Genetically modified corn trial in Phu Tho

Six genetically modified (GM) corn varieties are being trialed in a midland commune in northern Phu Tho Province.

The GM corn being tested by Son Hung Commune in Thanh Son District were developed by Dekalb Vietnam Co., a subsidiary of Monsanto Group, and are designed to be more resistant to pests and weeds than natural varieties.

Farmer Luu Van Tran, from Soi Ca Hamlet in Son Hung Commune, who was among the first to try the BM corn in his field, said he had no concerns about using the GM seed.

Tran said his son was studying at the Hanoi-based Vietnam National University of Agriculture and had looked at available information on the biotechnology.

“New corn varieties help save production costs, preserve genuity and improve product quality,” Tran said.

He said neighbouring farmers were more cautious when he sprayed his field with glyphosate herbicide, which can kill natural corn.

Corn is a major crop in Thanh Son District, covering nearly 4,000ha of cultivation.

“Traditional corn varieties yield an average 5.2 tonnes a hectare and the GM corn varieties are expected to yield from six to eight tonnes a hectare,” said Le Thanh Hai, an agricultural promotion cadre in Son Hung Commune.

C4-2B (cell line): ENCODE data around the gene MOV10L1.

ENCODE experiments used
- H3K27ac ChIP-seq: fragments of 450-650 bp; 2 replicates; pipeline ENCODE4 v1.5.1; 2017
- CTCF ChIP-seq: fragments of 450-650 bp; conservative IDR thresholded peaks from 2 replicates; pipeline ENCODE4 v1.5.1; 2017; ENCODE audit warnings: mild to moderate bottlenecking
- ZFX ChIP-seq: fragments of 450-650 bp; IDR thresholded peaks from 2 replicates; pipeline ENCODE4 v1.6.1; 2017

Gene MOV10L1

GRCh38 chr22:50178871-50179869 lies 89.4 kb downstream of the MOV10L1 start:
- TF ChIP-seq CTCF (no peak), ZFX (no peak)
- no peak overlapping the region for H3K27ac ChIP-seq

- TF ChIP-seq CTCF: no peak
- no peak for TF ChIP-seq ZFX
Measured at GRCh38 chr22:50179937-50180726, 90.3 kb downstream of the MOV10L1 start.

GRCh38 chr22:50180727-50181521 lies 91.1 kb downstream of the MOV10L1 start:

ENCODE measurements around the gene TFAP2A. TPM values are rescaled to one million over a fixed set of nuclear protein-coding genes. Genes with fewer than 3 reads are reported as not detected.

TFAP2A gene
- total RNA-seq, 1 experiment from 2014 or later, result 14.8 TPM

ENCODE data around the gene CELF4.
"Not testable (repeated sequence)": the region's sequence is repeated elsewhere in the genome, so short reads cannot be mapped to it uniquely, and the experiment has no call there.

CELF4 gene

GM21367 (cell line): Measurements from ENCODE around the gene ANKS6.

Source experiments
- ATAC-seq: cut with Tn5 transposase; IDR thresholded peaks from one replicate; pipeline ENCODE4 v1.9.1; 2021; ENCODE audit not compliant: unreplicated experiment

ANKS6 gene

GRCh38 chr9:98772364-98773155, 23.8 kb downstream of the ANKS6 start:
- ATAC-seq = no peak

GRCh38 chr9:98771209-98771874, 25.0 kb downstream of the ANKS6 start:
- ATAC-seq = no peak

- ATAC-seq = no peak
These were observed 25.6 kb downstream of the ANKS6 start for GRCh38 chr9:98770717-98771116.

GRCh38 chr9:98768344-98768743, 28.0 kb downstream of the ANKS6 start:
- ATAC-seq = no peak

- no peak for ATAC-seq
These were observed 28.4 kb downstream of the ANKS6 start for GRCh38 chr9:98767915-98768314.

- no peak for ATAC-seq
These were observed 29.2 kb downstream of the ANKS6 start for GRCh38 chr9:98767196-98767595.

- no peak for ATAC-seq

Hai said if GM corn was dangerous, "the Vietnamese government would have not allowed them to enter the country”.

Do Quang Truong, who is in charge of technical issues of Dekalb Vietnam, said GM corn had been tested by Vietnam's Ministry of Agriculture and Rural Development (MARD) and recognised as a “normal” crop plant, and there were no concerns of the GM corn infesting neighbouring farms using traditional varieties.

In early March, MARD allowed commercialising three GM corn varieties that help protect crops from insects and weeds. Last August, MARD licensed the first four GM corn varieties for both human consumption, and as animal feed in the country.

GM corn is being trialed in hundreds of locations across Vietnam.


Genetically modified corn trial in Phu Tho